John Wiseman has a cool example of a debugger visualization plugin. Why be content with little expandable tree views of your datastructures when you could have arbitary visualization plugins? It’s hard to be excited about stuff like DevStudio’s autoexp.dat when you see what is possible elsewhere.
It’s harder to do this in C/C++ than lisp/smalltalk because you’re operating at the level of bytes and memory addresses rather than objects. A visualization plugin for a C++ debugger would have to be ultra-careful not to dereference bad pointers or it would bring the whole debugger down. Also, since objects in C++ don’t carry around much information about their type, you’d have to manually ensure that you update the plugin if someone adds a new data member to the type which the plugin shows. Perhaps you can get enough information from the debug info.
Hmm, so once again something which is easy in lisp or smalltalk becomes “possible, if you’re very careful” in C/C++.
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You might check out the DMS Software Reengineering Toolkit if you want to process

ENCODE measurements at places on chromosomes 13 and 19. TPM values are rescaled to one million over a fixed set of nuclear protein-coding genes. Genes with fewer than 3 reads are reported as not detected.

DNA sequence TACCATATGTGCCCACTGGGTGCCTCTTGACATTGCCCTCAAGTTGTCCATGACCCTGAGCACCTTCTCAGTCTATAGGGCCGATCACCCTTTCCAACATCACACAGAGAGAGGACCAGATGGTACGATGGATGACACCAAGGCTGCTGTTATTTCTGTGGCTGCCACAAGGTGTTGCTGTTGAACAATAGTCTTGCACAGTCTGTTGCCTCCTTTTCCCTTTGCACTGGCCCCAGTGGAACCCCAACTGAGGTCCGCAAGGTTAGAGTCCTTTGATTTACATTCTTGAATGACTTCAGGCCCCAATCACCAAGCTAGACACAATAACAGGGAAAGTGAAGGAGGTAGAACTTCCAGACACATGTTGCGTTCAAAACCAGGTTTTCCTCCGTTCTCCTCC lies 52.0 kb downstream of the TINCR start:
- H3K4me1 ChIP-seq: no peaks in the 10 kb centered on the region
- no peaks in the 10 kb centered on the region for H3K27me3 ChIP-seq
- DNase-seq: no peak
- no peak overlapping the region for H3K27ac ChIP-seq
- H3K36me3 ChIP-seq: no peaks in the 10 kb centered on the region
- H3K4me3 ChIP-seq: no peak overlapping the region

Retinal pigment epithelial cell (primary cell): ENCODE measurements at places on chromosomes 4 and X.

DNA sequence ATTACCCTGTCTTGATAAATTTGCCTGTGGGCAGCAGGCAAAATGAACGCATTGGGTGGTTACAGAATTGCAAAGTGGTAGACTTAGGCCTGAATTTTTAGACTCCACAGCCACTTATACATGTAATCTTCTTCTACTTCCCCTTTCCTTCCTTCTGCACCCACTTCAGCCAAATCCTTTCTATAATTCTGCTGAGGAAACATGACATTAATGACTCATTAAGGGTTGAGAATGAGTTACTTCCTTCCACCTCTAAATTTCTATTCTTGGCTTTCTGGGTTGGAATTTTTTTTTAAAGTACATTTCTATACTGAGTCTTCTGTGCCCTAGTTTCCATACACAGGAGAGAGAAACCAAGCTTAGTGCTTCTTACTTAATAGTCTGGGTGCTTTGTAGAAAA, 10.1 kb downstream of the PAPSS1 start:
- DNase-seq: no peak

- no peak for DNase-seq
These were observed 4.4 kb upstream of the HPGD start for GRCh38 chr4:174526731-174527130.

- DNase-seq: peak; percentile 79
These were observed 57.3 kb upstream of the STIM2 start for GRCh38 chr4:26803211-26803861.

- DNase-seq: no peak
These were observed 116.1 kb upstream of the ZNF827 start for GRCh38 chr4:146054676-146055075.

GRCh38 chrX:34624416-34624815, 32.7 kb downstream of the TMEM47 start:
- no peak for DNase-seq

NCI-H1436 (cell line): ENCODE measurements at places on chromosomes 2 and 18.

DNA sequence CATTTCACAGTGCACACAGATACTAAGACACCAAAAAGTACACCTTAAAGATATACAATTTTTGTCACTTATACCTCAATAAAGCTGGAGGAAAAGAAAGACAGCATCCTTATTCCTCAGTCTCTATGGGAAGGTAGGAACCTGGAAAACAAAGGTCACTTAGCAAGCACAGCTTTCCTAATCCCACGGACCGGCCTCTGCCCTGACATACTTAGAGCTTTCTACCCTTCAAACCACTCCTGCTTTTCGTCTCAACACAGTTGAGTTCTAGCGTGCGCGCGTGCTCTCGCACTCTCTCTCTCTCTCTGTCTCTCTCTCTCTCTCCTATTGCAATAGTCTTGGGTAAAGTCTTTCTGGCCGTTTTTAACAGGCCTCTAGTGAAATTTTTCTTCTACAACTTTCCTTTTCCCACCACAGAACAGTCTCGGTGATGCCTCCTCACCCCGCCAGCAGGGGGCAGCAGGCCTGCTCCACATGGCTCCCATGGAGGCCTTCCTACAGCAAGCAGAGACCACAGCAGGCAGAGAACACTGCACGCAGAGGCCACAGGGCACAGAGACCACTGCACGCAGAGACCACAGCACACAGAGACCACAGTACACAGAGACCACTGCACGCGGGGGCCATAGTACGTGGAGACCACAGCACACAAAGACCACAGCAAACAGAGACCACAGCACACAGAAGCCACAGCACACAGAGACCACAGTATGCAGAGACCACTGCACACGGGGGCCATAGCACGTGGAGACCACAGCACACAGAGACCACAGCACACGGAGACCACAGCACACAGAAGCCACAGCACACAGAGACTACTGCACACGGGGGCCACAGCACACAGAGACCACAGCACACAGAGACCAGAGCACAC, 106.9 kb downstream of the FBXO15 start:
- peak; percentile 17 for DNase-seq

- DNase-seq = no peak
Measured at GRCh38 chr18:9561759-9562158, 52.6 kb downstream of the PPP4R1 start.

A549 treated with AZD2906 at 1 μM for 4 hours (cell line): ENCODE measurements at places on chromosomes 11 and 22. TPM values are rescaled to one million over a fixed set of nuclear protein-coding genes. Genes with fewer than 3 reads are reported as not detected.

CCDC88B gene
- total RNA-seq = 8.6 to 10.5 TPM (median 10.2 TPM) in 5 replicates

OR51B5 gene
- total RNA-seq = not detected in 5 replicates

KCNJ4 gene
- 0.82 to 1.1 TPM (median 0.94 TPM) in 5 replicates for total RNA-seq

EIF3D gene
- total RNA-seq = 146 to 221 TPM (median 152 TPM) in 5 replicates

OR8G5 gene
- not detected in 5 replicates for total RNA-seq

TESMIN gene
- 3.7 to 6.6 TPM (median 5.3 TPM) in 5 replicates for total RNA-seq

C++ source code “as data”.
DMS has a full C++ front end that handles
templates and name/type resolution.
(OpenC++ does not), as well as
souce-to-source program transformations,
attribute evaluation, and is designed
to handle languages other than C++, too.
>>You wrote in your Blog:
But there’s no such black box to turn C++ source code into C++ data. The best I’ve seen is OpenC++, which is pretty damn good, but it’s a shame that it isn’t integrated with a compiler. Hey, that’d require that everyone agreed on a standard representation of C++ source as C++ data. The gcc compiler uses it’s own abstract syntax tree representation, which is different from the one used by OpenC++, so you can’t just plug them together.
This annoys me. I want to write tools which manipulate C++ source code. There is a hard, but solved, problem of turning C++ source code into C++ data. But there’s very few people out there who have produced a black boxes to do it. EDG sell a compiler front-end which does it, and OpenC++ exposes visitor-pattern access to it. Everyone else’s effort is tangled up in some-or-other compiler.